Russia's football union Thursday told fans to be on their best behaviour at Euro 2012 matches after the country was fined and threatened with a six-point deduction from the next Euro qualifying campaign because of rowdy supporters.
European football's governing body UEFA slapped a 120,000-euro ($150,000) fine on the union on Wednesday after Russian supporters threw fireworks during their Group A opener against the Czech Republic in Poland last week.
Russia was also given a six-point deduction in the qualifying round of the next Euro championship in 2016, with the punishment suspended during a probationary period until the end of the 2016 playoffs.
UEFA also initiated disciplinary proceedings over the display of potentially inflammatory "Russian Empire" flags at the ground in the southwest city of Wroclaw where the match was played.
Polish police are also hunting for a group of Russians who attacked four volunteer stadium stewards after their team's rousing 4-1 win in Friday's encounter.
The Football Union of Russia (RFS) issued a strongly-worded message to fans on Thursday saying they had no justification for their behaviour and were putting their team at risk.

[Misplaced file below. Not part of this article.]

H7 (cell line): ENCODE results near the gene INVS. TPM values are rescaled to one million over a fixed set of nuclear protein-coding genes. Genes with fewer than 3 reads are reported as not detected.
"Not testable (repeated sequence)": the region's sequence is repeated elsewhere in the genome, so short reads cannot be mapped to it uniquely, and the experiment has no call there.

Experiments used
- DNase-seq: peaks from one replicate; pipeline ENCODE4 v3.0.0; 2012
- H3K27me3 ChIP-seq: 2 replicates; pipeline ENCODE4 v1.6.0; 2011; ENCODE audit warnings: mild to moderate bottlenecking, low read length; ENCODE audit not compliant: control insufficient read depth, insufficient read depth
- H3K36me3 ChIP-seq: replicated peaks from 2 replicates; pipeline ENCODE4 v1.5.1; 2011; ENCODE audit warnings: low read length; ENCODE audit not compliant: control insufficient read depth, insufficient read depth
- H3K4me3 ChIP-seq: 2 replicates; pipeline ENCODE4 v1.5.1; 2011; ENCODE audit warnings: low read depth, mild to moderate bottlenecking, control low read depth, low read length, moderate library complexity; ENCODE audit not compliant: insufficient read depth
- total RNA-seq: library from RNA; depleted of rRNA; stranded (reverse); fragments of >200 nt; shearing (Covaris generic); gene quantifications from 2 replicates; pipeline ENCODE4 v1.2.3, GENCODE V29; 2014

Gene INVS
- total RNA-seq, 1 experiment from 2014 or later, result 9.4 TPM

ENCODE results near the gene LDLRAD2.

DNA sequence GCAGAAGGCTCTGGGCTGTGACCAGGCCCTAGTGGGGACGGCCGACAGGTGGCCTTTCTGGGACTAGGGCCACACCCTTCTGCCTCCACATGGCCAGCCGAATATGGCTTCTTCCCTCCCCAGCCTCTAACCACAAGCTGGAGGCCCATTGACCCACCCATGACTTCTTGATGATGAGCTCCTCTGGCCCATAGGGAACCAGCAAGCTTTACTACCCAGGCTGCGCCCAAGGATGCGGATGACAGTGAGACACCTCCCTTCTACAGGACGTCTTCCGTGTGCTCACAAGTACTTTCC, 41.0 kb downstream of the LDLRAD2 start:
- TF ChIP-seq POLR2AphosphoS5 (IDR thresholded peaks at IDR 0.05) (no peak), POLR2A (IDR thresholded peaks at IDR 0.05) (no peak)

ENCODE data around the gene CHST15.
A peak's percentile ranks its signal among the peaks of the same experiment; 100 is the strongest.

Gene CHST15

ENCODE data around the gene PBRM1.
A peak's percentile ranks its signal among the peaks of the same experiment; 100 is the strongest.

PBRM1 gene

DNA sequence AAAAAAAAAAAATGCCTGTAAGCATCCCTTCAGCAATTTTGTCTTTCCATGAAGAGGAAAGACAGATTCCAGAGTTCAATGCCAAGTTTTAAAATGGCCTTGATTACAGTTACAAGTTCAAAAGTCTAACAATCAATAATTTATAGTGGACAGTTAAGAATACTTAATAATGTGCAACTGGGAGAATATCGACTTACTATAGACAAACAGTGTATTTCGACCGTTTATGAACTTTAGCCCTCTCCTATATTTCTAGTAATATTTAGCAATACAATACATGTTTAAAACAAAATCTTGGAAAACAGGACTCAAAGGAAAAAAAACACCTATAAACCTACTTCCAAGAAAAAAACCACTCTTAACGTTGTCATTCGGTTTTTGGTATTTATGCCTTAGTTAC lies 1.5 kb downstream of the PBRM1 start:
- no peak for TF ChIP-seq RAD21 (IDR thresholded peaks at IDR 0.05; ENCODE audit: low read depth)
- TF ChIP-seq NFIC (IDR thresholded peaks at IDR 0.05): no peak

"The Football Union of Russia stands firmly against expressions of violence both inside and outside stadiums," it said in a message posted on its website.
"We ask all Russian fans to show restraint and act in accordance with the rules adopted by UEFA," it stressed.
"The RFS is categorically against anyone's attempts to justify violence and the use of fireworks at the stadium."
Russia lead their group after two matches and are in prime position to qualify for the next stage of matches being co-hosted by Poland and Ukraine.
But the squad's vast army of fans have been hounded by controversy, and tensions escalated still further on Tuesday after groups of supporters of oldtime foes Poland and Russia clashed as their teams faced off at a match in Warsaw.
Russian state television has been leading its newscasts with footage of hooded Poles violently attacking Russia supporters as they marched toward the stadium.
The incident prompted an unusual telephone call on Wednesday in which Russian President Vladimir Putin told Polish Prime Minister Donald Tusk that "organisers of international competitions bear responsibility for the security of foreign fans."
Police said on Tuesday they had detained more than 180 fans, vast majority of them Poles, following the violence.